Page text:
Howard Dean Hates You

Howard Dean, pushing hard for the chair of the Democratic Party, announced his hatred for those on the other side of the aisle this weekend.

"I hate the Republicans and everything they stand for, but I admire their discipline and their organization," the failed presidential hopeful told the crowd at the Roosevelt Hotel, where he and six other candidates spoke at the final DNC forum before the Feb. 12 vote for chairman.
This is the sort of thing that Democrats could get away with saying at such functions; in the past, no one really paid much attention to the process by which the parties selected their chairpersons. When one was named, there was a brief news blip, but not much more. That's different now, with the Democrats still smarting from a 3.5-million-vote thumping at the hands of George W. Bush. The race for the Democratic Party chair is news, and comments like this get some play.

It would appear that Dean didn't realize just how much attention the race was getting, or he might have softened his rhetoric a bit. If Dean wants to put the Democrats back on the road to winning national elections, he's going to have to win some hearts and minds. Specifically, he's going to have to convince more than a few people to stop voting Republican. Starting the conversation by saying "I hate you and everything you stand for" does not make for a constructive dialogue.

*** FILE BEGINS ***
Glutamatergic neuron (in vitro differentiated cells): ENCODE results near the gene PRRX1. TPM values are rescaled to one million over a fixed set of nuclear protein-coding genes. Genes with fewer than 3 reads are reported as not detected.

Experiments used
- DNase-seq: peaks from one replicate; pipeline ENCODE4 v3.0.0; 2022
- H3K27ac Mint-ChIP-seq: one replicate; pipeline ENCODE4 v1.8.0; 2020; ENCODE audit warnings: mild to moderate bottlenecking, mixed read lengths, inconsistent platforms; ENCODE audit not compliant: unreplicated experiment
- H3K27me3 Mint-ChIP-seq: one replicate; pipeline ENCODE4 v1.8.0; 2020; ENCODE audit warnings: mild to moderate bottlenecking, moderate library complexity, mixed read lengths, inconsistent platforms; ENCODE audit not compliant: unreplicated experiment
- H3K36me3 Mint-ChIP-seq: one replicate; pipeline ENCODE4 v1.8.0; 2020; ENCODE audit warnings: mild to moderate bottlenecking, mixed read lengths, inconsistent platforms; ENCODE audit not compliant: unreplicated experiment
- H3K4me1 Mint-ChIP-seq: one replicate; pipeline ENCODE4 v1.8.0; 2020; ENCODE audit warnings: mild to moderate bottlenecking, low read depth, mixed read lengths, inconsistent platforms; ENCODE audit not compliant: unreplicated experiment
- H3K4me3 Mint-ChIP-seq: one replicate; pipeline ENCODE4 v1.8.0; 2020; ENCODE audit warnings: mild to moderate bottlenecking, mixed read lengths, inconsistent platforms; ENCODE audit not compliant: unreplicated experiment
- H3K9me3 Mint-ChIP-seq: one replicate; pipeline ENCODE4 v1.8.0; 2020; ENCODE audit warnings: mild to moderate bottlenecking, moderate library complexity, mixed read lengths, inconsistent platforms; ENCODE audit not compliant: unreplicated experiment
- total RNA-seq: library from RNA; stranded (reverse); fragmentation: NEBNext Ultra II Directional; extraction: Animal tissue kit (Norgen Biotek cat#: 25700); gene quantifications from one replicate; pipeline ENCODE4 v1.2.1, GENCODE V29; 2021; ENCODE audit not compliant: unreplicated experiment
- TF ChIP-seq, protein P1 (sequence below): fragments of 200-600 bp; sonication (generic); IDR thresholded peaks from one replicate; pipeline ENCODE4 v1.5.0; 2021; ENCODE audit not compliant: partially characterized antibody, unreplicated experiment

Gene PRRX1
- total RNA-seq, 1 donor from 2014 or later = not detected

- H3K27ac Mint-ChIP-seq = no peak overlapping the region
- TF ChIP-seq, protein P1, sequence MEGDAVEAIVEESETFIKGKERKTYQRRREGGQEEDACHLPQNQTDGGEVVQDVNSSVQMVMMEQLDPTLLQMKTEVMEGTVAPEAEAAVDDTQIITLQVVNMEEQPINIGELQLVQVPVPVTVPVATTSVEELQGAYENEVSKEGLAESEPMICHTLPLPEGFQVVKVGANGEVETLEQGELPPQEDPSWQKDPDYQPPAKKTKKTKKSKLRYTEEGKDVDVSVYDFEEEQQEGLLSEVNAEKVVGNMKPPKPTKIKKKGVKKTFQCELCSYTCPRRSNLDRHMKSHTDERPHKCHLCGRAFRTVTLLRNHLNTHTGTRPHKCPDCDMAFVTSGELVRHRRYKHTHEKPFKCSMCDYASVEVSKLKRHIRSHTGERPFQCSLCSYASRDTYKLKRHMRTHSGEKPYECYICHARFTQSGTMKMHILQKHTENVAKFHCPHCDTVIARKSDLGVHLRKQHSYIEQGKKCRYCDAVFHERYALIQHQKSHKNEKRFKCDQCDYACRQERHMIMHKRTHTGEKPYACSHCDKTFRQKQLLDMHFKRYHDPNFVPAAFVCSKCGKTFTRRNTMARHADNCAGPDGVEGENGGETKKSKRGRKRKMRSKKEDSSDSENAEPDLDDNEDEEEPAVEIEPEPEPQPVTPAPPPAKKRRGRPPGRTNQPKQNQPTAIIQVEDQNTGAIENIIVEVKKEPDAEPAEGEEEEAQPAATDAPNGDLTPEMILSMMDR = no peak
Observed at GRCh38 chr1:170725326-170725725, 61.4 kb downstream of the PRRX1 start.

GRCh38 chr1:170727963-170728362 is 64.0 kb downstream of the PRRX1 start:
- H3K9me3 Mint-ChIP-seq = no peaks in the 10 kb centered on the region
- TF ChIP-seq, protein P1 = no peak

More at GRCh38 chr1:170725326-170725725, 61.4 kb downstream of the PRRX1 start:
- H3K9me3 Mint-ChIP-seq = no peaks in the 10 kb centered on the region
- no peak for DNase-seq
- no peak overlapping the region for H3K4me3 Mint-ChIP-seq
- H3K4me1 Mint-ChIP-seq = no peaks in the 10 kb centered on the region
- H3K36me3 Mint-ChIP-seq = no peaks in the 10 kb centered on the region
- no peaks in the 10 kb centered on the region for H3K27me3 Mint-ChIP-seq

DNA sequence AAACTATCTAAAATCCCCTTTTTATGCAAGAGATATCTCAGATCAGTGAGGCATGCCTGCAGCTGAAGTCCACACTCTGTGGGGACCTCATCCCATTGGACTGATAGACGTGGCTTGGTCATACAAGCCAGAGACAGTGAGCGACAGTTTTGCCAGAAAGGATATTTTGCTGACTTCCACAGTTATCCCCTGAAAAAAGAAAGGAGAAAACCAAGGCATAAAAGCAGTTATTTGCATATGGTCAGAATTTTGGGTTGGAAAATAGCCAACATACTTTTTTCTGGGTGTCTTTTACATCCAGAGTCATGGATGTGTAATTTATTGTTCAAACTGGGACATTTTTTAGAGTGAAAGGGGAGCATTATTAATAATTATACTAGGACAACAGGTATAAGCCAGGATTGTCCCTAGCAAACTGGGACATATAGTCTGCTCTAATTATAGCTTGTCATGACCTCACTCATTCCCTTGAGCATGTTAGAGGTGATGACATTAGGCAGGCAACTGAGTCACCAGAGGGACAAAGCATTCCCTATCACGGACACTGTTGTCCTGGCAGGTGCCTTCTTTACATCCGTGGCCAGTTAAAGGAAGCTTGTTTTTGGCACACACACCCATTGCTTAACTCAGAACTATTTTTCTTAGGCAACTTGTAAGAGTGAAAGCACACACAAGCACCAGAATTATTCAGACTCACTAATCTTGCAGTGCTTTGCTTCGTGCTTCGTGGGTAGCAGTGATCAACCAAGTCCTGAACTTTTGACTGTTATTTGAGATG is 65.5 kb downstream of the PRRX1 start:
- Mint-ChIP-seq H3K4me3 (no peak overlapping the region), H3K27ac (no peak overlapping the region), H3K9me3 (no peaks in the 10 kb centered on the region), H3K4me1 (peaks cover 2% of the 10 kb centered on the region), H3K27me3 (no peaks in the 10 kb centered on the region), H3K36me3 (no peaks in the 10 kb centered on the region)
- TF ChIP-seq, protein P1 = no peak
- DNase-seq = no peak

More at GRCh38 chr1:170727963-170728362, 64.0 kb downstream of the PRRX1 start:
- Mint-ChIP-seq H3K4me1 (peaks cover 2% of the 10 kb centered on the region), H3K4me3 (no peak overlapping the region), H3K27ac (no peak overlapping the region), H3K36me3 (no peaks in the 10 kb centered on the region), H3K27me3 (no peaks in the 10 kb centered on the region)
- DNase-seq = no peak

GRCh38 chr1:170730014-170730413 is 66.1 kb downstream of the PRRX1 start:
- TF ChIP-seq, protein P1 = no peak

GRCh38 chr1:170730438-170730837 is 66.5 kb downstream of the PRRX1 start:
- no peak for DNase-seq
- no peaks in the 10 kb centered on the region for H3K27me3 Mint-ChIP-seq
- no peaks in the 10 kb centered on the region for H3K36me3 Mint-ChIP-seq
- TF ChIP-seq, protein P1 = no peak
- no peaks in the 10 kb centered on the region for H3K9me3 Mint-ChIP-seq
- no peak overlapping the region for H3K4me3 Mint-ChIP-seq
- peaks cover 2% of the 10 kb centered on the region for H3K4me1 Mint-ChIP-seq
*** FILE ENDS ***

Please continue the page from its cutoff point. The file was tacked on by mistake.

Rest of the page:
Meanwhile, the Boston Globe's take on the weekend caucus was that a "Stop Dean" movement appeared to be taking shape.
"The issue for all of us is how to keep Howard from winning on the first ballot," said Wellington Webb, a former Denver mayor and the only African-American candidate for the DNC chair.
"I'm from a red state," said Tim Roemer, former congressman from Indiana and member of the commission that investigated the terrorist attacks of Sept. 11, 2001. "We need a chair that doesn't only represent the Democratic wing of the Democratic Party."
This is a big week in the election process - the state party chairs should release their endorsements today and some big labor endorsements are said to be following tomorrow or Wednesday.

Dean looked unstoppable early on in the Democratic primaries, and was all set to win until the voting actually started. Those of us on the right who believe that America needs a credible opposition party will be watching and hoping that someone - anyone - finds a way to beat Howard.